The Last Summer

Originally Published 06/13/2011 06:15:43 AM

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Photo Source: Jessica Beebe

I can see and hear it all yet, like a dreamscape, like it seemed at the time and like it really was. My older brother yells “Come ON, let’s GO!” from the driveway while I struggle to fit the last of my clothes and toys in my nylon carry-all; my mom gently taps his chest, shushes him and says “he’ll be right out”; my dad holds her from behind, sways gently, talks last-minute domestic details in a low voice filled with love and longing for the family he won’t have for the next two months. She turns the key and our pale yellow Dodge purrs to a low metallic grumble, he leans in the window, says to us all “I love you, see you in two months” and we’re off to the lake.

Mom sells Tupperware, dad works as an actuary. So mom takes us to the lake for summer vacation. We’ve been there several times for weekend getaways, but never for the full summer. This is new and exciting.

The land on Lake Dirigo has been in dad’s family for years, but he built the cabin with my uncle when they were teenagers. It’s small and cozy, with screen doors and windows, pine frame beds in the corner, a small stove and an ice chest. And for two months that summer it was our paradise.

We pull out onto Rt. 163 and head north out of New Clinton. Through the Dexter Valley, where the signal on the AM station fades into static, mom is cheerful and extra loud, her black hair bobbing back and forth as she leads us on sing-along’s. An hour later we head northwest on Rt. 201 through farm country, with the smell of freshly cut hay and grass heavy in the humid breeze. By this time mom is a little quieter; still cheerful, but not as loud, like she’s suddenly lost in sad thoughts. She comes back again when we make the foot of the Rainier Lakes region. The land, now merely islands in the vast expanse of open lake water, is tied together by the macadam of Rt. 201 and ice cream stands, bait shops and salt water taffy greet us on every shore.

Finally, three hours after leaving the house, we arrive in the center of Harlow. We stop for lunch at the Howard Johnson’s, and I get clam strips and fries, an orange sherbet and a cookie. From there we stop at Rancourt’s Market and load up on hot dogs and buns, potato chips, cereal and milk, peanut butter, Shur-fine grape and strawberry soda, Bubble Yum and Starburst, paper towels, bug spray, kitchen matches, a lantern, batteries, coffee and lots more. Mom takes bills out of her bank envelope at the check-out. Then she grabs a bag of balloons, a squirt gun, a dart gun, boxes of sparklers and other toys in plastic stapled to cardboard from the pegs and a Snickers bar for each of us. She pays, we take the bags out to the car and ten minutes later we’re home for the summer.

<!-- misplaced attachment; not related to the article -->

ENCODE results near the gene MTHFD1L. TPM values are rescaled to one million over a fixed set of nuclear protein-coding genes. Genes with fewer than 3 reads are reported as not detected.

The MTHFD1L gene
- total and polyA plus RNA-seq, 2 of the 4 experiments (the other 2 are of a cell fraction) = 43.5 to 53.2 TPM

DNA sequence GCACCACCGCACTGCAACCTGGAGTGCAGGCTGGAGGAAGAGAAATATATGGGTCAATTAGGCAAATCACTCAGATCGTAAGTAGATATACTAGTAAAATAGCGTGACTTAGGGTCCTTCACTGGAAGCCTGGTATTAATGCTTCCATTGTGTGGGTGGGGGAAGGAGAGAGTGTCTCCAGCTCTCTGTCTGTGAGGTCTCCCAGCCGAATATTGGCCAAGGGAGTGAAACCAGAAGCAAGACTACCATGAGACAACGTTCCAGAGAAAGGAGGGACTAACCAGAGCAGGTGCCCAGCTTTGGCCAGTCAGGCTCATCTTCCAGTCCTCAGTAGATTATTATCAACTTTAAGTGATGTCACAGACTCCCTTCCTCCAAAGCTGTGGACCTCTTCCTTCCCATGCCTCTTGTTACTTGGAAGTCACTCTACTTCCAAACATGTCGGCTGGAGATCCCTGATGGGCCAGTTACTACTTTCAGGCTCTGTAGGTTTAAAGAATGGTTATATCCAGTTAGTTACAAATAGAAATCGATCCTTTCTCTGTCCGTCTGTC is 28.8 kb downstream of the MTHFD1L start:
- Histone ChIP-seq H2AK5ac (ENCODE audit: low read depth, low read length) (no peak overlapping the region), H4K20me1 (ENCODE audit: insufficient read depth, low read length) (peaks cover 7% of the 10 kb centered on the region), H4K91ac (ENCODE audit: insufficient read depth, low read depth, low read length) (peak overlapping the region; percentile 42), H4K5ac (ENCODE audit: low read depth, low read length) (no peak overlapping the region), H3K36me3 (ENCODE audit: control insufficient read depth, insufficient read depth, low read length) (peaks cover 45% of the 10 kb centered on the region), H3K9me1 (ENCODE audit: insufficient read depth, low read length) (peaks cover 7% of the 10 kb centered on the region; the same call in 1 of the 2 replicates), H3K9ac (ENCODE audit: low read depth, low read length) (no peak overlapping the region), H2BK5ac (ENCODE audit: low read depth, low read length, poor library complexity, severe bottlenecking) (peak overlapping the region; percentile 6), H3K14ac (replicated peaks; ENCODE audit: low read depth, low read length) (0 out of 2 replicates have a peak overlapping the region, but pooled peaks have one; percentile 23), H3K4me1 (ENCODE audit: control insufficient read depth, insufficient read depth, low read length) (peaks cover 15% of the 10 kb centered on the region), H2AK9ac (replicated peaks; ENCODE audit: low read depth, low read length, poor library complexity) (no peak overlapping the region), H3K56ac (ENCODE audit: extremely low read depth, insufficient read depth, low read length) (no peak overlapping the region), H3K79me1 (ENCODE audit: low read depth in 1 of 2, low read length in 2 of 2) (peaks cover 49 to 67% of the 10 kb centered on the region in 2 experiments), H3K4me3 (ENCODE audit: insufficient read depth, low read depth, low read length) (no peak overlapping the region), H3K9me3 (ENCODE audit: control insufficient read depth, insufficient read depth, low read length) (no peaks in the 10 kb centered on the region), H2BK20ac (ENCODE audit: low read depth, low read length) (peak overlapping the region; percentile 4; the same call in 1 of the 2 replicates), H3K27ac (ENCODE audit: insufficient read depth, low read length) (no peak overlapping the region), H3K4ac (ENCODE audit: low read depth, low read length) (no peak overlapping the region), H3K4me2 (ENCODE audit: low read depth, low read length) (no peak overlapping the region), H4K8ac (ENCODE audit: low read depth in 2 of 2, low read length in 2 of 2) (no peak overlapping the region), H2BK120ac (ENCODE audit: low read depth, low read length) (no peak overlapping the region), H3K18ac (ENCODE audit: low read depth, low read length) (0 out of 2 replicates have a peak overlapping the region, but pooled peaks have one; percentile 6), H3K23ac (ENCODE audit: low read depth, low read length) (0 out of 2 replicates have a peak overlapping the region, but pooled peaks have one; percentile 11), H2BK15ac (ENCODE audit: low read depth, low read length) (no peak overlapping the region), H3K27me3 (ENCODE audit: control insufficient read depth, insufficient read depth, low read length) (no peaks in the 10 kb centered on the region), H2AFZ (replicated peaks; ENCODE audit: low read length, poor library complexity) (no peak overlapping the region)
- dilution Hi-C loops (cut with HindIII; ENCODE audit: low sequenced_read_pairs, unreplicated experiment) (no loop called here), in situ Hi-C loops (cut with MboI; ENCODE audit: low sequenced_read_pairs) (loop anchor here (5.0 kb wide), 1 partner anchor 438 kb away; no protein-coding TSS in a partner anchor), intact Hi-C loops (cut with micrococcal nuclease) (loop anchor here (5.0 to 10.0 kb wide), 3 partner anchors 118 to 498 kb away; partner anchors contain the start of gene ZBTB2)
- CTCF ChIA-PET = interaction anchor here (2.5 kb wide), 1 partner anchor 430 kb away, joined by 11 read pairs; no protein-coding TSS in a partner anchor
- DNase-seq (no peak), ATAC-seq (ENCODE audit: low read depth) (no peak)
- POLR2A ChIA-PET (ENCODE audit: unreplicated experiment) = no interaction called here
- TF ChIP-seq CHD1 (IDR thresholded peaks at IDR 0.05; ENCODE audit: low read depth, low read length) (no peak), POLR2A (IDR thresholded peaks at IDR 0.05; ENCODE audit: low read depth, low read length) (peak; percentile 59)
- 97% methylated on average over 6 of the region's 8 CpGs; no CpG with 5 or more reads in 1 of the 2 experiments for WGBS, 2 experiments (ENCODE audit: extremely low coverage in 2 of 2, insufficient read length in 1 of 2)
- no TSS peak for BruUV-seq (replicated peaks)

After putting the groceries away we immediately change into swim trunks and run down to the lake while mom opens the cabin and starts straightening. The dirt of the path is cool, but the rocks are blazing hot and we step lightly over pine needles and the occasional pinecone. And then, the water. We dive in off the dock, the long desired water of Lake Dirigo filling our ears and noses, cool until we find a warm current and stand, on our toes, splashing and feeling more alive than ever.    

Slanted late-afternoon sun back-lights the lake and trees as we see mom walking down the path to join us. She walks in up to her belly button, then bends forward, dives under and resurfaces in a perfect line, the water spreading out in a shimmering V behind her body. She’s quiet again, with a look of sad contemplation. But she perks up and we splash cool lake water at each other, swim and hug until the sky is an explosion of pastel oranges, pinks and purples.

After it’s too dark to stay in the lake, we hang our wet trunks on a branch and change into dry clothes. Mom lights a campfire, and we cook hot dogs on wooden sticks. We have strawberry soda and mom has wine. She looks sad again as the flames dance and the stars shimmer, but her voice is full of love and excitement. We sit outside until the fire dies, then fall asleep to the sound of crickets and gentle waves lapping against the shore. The summer had begun.

And so it would be for the whole two months: mom lapsing into contained sadness, then snapping out of it; endless hot days on the water; fires and cookouts at night; growing closer and more in love as a family trio separate from the whole. Dad came out for three weekends, and every time it was like getting to know him all over again. There would be a lot of that after the summer, as mom and dad separated and, as we found out much later, their affairs became more primary than secondary. We would never again visit the cabin on Lake Dirigo, but that one summer resonates, like a galaxy of memory. One summer on the lake. One last summer…

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